How might you enter a trend early on with near-impeccable timing and with some assurance that there’s likely to be enough momentum to sustain that trend? This is a question that market technician Gerald Appel faced early in his career. He believed that trends and momentum were critical to successful trading.
So, in the late 1970s, he developed an indicator designed to help identify trends, measure momentum, and generate signals at the point of a trend’s acceleration. It’s called the Moving Average Convergence-Divergence, or the MACD oscillator (pronounced Mac D).
What is the MACD and How Does It Work?
The MACD is one of the most known and widely used technical analysis indicators. A variation of the moving average crossover, the MACD is a trend-following momentum indicator that helps traders identify trends, measure their momentum, and recognize potential buy and sell signals. The entirety of the indicator is based on two components: the relationship between two exponential moving averages and a histogram.
How is the MACD Constructed?
The construction of the MACD indicator takes place in two steps:
- Step 1: Subtract the 26-period exponential moving average (EMA) from the 12-period EMA. This will give us the MACD line. This calculation results in a value that oscillates above and below zero. The MACD line is also the faster moving average.
- Step 2: Construct a 9-day EMA of the MACD line calculated in Step 1. This will give us the signal line, which is plotted on top of the MACD line. Given that the signal line is a smoothing of the MACD line, it will be slower than the former.
The two lines, along with a histogram that shows the difference between them, are plotted below the price chart and constitute the MACD indicator.
What makes the MACD unique is that it provides two forms of critical data at once: trend identification, as evidenced by the use of the moving averages, and a measure of the momentum of price changes.
For long-term traders and investors, the most straightforward strategy to use is to buy when the MACD Line (Fast) crosses above the Signal Line (Slow), and to sell when the opposite happens. Looking at the monthly EURUSD chart below, we can see multiple instances of where a crossing between the two lines occur, and while we do have several whipsaws, on a long-term basis, when the trend takes shape, it has potential.
In order to minimize the small losses and not get stopped out of several trades, a trader can take only trades after the MACD line has moved excessively in one direction and moved away from the zero line, as was the case in late 2008 and in 2016 in the example below. In other words, stay away from a ranging market, lest you risk getting whipsawed.
This was a small overview of the history of the MACD, how to construct it and how to use it as a long-term strategy.
Gerald Appel mentioned a few tips in his book Technical Analysis Power Tools for Active Investors. Here are his main recommendations.
When prices are trending opposite of the MACD indicator you have a “divergence.” MACD and price divergences may be the most reliable indicators that a reversal in price may be due.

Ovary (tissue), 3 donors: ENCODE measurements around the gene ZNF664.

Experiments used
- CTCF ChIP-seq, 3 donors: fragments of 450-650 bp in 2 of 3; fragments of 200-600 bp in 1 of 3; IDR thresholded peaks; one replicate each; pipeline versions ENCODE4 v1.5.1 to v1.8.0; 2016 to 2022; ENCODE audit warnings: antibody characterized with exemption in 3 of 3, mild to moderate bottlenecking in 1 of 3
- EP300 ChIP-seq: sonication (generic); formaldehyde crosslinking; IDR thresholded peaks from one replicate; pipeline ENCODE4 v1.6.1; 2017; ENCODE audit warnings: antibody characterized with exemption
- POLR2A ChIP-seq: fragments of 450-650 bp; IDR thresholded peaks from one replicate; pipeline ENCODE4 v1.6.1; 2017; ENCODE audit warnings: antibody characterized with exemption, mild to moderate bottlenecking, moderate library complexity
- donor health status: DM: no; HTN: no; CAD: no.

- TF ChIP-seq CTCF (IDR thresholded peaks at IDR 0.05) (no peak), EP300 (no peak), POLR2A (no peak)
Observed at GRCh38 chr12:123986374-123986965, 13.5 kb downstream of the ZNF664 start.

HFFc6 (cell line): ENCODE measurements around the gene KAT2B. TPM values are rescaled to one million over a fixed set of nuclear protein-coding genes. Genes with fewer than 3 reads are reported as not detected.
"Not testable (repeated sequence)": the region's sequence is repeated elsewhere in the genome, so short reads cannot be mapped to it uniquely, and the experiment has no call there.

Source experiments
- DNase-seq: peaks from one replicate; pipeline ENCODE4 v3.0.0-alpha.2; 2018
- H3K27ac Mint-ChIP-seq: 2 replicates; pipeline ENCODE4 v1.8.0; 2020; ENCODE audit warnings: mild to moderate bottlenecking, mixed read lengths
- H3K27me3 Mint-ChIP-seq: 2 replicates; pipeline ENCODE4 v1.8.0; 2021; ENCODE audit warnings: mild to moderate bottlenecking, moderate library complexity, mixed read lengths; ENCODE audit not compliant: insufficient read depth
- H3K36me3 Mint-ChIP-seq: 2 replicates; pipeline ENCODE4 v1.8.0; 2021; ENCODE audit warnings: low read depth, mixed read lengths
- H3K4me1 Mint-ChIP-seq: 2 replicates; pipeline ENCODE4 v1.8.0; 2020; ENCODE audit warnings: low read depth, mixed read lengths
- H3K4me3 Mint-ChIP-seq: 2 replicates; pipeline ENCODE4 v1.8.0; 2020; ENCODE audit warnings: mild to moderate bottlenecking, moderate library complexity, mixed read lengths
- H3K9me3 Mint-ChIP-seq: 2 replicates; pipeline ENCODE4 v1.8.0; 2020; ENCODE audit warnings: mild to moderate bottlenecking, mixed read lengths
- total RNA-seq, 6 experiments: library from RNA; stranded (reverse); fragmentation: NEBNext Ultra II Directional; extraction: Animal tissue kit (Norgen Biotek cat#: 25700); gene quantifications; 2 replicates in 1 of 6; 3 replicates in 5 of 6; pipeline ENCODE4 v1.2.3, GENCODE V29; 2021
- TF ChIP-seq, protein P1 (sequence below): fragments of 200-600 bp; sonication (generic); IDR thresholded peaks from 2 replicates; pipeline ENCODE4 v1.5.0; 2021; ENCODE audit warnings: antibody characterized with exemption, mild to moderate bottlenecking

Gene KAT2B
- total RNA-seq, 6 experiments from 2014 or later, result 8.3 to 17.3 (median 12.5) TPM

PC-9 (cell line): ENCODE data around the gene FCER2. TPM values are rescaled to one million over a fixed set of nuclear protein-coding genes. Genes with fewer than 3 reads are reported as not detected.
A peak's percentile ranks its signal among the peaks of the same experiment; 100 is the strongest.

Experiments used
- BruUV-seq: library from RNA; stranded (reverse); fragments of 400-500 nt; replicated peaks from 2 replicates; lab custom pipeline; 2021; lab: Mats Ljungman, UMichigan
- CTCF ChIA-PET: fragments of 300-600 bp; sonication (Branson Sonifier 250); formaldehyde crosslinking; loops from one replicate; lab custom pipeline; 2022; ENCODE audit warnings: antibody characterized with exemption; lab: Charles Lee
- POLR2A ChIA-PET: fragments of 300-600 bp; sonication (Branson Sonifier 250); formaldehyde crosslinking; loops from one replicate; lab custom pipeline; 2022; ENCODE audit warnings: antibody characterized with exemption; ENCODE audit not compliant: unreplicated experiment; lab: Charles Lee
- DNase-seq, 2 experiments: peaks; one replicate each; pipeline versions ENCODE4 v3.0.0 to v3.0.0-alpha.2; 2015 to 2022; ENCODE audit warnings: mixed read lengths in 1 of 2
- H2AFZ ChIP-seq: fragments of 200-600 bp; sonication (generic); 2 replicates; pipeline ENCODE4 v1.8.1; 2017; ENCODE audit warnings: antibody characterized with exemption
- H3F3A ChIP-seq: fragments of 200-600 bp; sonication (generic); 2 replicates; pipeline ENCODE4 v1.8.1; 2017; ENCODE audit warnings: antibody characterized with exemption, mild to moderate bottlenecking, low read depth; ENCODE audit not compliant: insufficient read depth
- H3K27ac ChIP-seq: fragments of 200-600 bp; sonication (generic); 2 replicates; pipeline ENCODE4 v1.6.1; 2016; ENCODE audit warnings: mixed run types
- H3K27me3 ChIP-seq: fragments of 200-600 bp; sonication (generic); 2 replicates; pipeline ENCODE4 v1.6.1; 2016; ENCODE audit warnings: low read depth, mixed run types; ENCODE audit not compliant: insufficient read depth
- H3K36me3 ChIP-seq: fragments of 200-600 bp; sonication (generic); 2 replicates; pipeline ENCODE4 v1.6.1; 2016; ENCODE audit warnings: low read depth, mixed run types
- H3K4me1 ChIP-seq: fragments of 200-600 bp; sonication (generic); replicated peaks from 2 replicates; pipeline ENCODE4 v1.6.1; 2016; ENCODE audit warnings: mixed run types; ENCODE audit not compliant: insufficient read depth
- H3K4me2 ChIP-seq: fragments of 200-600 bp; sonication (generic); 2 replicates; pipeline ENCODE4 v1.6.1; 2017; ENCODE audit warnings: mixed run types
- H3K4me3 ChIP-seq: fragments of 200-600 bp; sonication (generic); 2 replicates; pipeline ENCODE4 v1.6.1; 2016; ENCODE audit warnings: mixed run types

MACD and Zero Line (Histogram):
When the MACD crosses from below to above the zero line, it’s a bullish signal; when the MACD crosses the zero line from above to below, it’s a bearish signal.
MACD and Signal Lines (Moving Average Crossovers)
When the MACD crosses the signal line from below, it’s traditionally bullish; when the MACD crosses below the signal line, it’s bearish.
Crossovers and the Zero Line:
The further a bullish crossover happens below the zero line, the stronger the signal; The further a bearish crossover happens above the zero line, the stronger the signal;
Stay away from trading ranges!
When price stops trending, MACD signals are no longer reliable.
The Bottom Line
The MACD is a flexible tool that can be interpreted various ways depending on your trading timeframe and strategy. This also makes the MACD somewhat subjective which, in turn, can generate confusion. Still, it’s an effective indicator when used in the right context. Experiment with the MACD and decide for yourself if any of its signals fit your trading approach. Like every other indicator, you can’t rely on it for “surefire” signals, but you can rely on it as an objective, albeit mechanical. reference for price action.
Please be aware that the content of this blog is based upon the opinions and research of GFF Brokers and its staff and should not be treated as trade recommendations. There is a substantial risk of loss in trading futures, options and forex. Past performance is not necessarily indicative of future results.
Disclaimer Regarding Hypothetical Performance Results: HYPOTHETICAL PERFORMANCE RESULTS HAVE MANY INHERENT LIMITATIONS, SOME OF WHICH ARE DESCRIBED BELOW. NO REPRESENTATION IS BEING MADE THAT ANY ACCOUNT WILL OR IS LIKELY TO ACHIEVE PROFITS OR LOSSES SIMILAR TO THOSE SHOWN. IN FACT, THERE ARE FREQUENTLY SHARP DIFFERENCES BETWEEN HYPOTHETICAL PERFORMANCE RESULTS AND THE ACTUAL RESULTS SUBSEQUENTLY ACHIEVED BY ANY PARTICULAR TRADING PROGRAM.
ONE OF THE LIMITATIONS OF HYPOTHETICAL PERFORMANCE RESULTS IS THAT THEY ARE GENERALLY PREPARED WITH THE BENEFIT OF HINDSIGHT. IN ADDITION, HYPOTHETICAL TRADING DOES NOT INVOLVE FINANCIAL RISK, AND NO HYPOTHETICAL TRADING RECORD CAN COMPLETELY ACCOUNT FOR THE IMPACT OF FINANCIAL RISK IN ACTUAL TRADING. FOR EXAMPLE, THE ABILITY TO WITHSTAND LOSSES OR TO ADHERE TO A PARTICULAR TRADING PROGRAM IN SPITE OF TRADING LOSSES ARE MATERIAL POINTS WHICH CAN ALSO ADVERSELY AFFECT ACTUAL TRADING RESULTS. THERE ARE NUMEROUS OTHER FACTORS RELATED TO THE MARKETS IN GENERAL OR TO THE IMPLEMENTATION OF ANY SPECIFIC TRADING PROGRAM WHICH CANNOT BE FULLY ACCOUNTED FOR IN THE PREPARATION OF HYPOTHETICAL PERFORMANCE RESULTS AND ALL OF WHICH CAN ADVERSELY AFFECT ACTUAL TRADING RESULTS.